Fort George Evacuated
Buffalo Gazette -1813

Fort George Evacuated!

Buffalo Gazette
Tuesday June 1, 1813.

This post was evacuated on Thursday by the enemy! On Friday, we issued this intelligence in a handbill, which we now republish, with corrections and some additional particulars.
On Thursday morning in conformity to previous arrangements, 1000 men under the immediate command of Gen. Lewis, embarked on board the fleet, lying near Fort Niagara under the command of commodore Chauncey; during the early part of the morning there was a thick fog, which prevented the landing until 8 or 9 o'clock when the vessels formed a carved [illegible] line off the point, beyond the light house, and in the rear of Newark; a van guard, consisting of 800 picked men (among whom were Forsyth's riflemen, and a number of the Baltimore & Albany volunteers), under the command of Colonel Scott, now put for the shore in about 20 boats, and effected their landing in good order: part of the [illegible] ascended the bank & were attacked by the enemy who had drawn his whole force to this point; they gave back and formed on the beach, spirited fire was exchanged for in minutes, which had little effect on our troops, they being partly sheltered by the bank; but the van guard ascended the bank amidst a shower of musketry, and compelled the enemy to give the ground: Col. Scott was ably seconded by a powerful and well directed fire from the shipping: a body of riding 2000 men made a [illegible] and the enemy prudently took up their line of retreat in the rear of Fort George; they flying artillery, (which had [illegible] landed) had played upon the enemy in his retreat with considerable effect.
Gen. Lewis now formed a line extending from the light house to the Niagara river above Fort George, to prevent the escape of the enemy, but all had made good hteir retreat, except a dozen, who had been left to blow up their magazines. Two small magazines were blown up -- a short time after which their principal magizine shared the same flames... The fort destroyed by our artillery alsone, it is inferior to none in the world. The enemy have retreated a few miles--- more fighting to be expected. Our loss 10 killed, a few wounded, Maj. King wounded in the arm. 13 prisoners have been sent over.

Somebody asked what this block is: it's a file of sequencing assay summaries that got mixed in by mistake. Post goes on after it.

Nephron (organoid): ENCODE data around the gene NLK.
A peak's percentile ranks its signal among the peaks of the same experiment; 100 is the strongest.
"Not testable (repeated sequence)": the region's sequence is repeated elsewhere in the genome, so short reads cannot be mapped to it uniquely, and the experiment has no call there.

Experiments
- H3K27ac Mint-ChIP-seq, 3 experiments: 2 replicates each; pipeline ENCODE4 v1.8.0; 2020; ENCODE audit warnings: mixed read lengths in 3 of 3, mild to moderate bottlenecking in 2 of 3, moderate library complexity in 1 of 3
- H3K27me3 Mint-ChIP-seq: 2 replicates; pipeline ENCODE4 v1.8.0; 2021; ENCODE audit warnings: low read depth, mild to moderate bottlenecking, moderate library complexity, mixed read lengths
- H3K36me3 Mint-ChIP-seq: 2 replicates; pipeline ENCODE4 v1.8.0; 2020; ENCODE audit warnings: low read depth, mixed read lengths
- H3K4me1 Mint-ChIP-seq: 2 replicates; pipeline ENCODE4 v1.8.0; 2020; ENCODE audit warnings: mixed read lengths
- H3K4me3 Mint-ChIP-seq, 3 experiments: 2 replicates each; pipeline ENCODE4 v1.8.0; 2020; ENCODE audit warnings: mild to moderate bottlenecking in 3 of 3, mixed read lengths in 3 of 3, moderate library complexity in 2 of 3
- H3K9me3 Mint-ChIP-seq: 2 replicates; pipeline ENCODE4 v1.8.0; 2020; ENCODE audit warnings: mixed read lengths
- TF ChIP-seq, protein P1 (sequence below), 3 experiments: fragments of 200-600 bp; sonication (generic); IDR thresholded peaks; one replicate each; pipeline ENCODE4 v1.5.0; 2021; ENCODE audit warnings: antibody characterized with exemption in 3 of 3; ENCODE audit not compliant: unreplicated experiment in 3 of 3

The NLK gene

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Evacuation of Fort Erie!
About 4 o'clock in the afternoon of the same day, an express arrived at Fort Erie from the British commander below. It is understood that the express brought orders for all regulars to march immediately down to join Gen. Vincent on his retreat --and also, for Major Warren (of the militia) to open a fire upon Black Rock, and continue the same until the next morning, and then burst his guns blow up the magazines, and dismiss his men. He executed his orders. The batteries below the fort immediately opened fire upon Black Rock, which was returned and continued at intervals during the night. Early in the morning the destruction of the military stores commenced; all their magazines, all their barracks, public stores and store houses, from Chippewa to Point Abino have been blown up or burned.
Not a person was injured at the Black Rock during the whole cannonade. The barracks and several private buildings received a few shot[sic].
In the evening of Friday, Lt. Col. J. P. Peterson, commandant at Black Rock, crossed over with his regiment, and entered Fort Erie. From the humane and [illegible]... adopted by Col. Preston on his entrance into the enemy's territory...discriminating between friends and enemies. And his securing his well disposed in their persons and property, we anticipate that he will be very favorably received by the inhabitants of Canada.

 

 

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